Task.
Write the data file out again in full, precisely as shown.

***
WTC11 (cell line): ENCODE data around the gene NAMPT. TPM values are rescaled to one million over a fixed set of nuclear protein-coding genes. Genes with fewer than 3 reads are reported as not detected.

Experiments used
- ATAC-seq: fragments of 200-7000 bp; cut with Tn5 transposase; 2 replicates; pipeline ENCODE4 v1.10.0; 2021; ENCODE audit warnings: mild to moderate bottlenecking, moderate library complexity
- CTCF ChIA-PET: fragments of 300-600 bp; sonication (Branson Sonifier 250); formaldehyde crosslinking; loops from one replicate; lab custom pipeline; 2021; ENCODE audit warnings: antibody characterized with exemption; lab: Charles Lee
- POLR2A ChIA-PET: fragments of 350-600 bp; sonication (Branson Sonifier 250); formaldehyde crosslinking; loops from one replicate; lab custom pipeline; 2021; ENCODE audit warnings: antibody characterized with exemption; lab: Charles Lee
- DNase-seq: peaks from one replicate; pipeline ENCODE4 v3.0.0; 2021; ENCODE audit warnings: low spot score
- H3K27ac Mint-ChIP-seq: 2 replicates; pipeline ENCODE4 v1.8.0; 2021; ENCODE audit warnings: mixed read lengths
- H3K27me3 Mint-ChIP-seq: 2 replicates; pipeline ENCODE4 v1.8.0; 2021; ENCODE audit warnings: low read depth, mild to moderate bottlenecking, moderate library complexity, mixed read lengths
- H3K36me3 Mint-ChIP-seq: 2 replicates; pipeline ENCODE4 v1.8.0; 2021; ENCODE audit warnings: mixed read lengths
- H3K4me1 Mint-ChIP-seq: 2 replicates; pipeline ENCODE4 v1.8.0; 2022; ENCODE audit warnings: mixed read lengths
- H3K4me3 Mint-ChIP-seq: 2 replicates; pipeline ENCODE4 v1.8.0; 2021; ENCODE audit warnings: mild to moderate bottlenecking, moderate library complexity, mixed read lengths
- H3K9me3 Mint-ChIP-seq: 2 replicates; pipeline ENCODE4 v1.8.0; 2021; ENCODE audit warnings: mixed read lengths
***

WTC11 (cell line): ENCODE data around the gene NAMPT. TPM values are rescaled to one million over a fixed set of nuclear protein-coding genes. Genes with fewer than 3 reads are reported as not detected.

Experiments used
- ATAC-seq: fragments of 200-7000 bp; cut with Tn5 transposase; 2 replicates; pipeline ENCODE4 v1.10.0; 2021; ENCODE audit warnings: mild to moderate bottlenecking, moderate library complexity
- CTCF ChIA-PET: fragments of 300-600 bp; sonication (Branson Sonifier 250); formaldehyde crosslinking; loops from one replicate; lab custom pipeline; 2021; ENCODE audit warnings: antibody characterized with exemption; lab: Charles Lee
- POLR2A ChIA-PET: fragments of 350-600 bp; sonication (Branson Sonifier 250); formaldehyde crosslinking; loops from one replicate; lab custom pipeline; 2021; ENCODE audit warnings: antibody characterized with exemption; lab: Charles Lee
- DNase-seq: peaks from one replicate; pipeline ENCODE4 v3.0.0; 2021; ENCODE audit warnings: low spot score
- H3K27ac Mint-ChIP-seq: 2 replicates; pipeline ENCODE4 v1.8.0; 2021; ENCODE audit warnings: mixed read lengths
- H3K27me3 Mint-ChIP-seq: 2 replicates; pipeline ENCODE4 v1.8.0; 2021; ENCODE audit warnings: low read depth, mild to moderate bottlenecking, moderate library complexity, mixed read lengths
- H3K36me3 Mint-ChIP-seq: 2 replicates; pipeline ENCODE4 v1.8.0; 2021; ENCODE audit warnings: mixed read lengths
- H3K4me1 Mint-ChIP-seq: 2 replicates; pipeline ENCODE4 v1.8.0; 2022; ENCODE audit warnings: mixed read lengths
- H3K4me3 Mint-ChIP-seq: 2 replicates; pipeline ENCODE4 v1.8.0; 2021; ENCODE audit warnings: mild to moderate bottlenecking, moderate library complexity, mixed read lengths
- H3K9me3 Mint-ChIP-seq: 2 replicates; pipeline ENCODE4 v1.8.0; 2021; ENCODE audit warnings: mixed read lengths